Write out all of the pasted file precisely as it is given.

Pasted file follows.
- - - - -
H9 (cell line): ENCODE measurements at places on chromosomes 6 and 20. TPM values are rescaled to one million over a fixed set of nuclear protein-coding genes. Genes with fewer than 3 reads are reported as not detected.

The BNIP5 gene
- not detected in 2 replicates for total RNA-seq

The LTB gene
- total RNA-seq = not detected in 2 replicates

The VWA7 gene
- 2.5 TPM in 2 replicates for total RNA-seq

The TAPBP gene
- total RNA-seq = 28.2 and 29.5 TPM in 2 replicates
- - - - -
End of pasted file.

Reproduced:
H9 (cell line): ENCODE measurements at places on chromosomes 6 and 20. TPM values are rescaled to one million over a fixed set of nuclear protein-coding genes. Genes with fewer than 3 reads are reported as not detected.

The BNIP5 gene
- not detected in 2 replicates for total RNA-seq

The LTB gene
- total RNA-seq = not detected in 2 replicates

The VWA7 gene
- 2.5 TPM in 2 replicates for total RNA-seq

The TAPBP gene
- total RNA-seq = 28.2 and 29.5 TPM in 2 replicates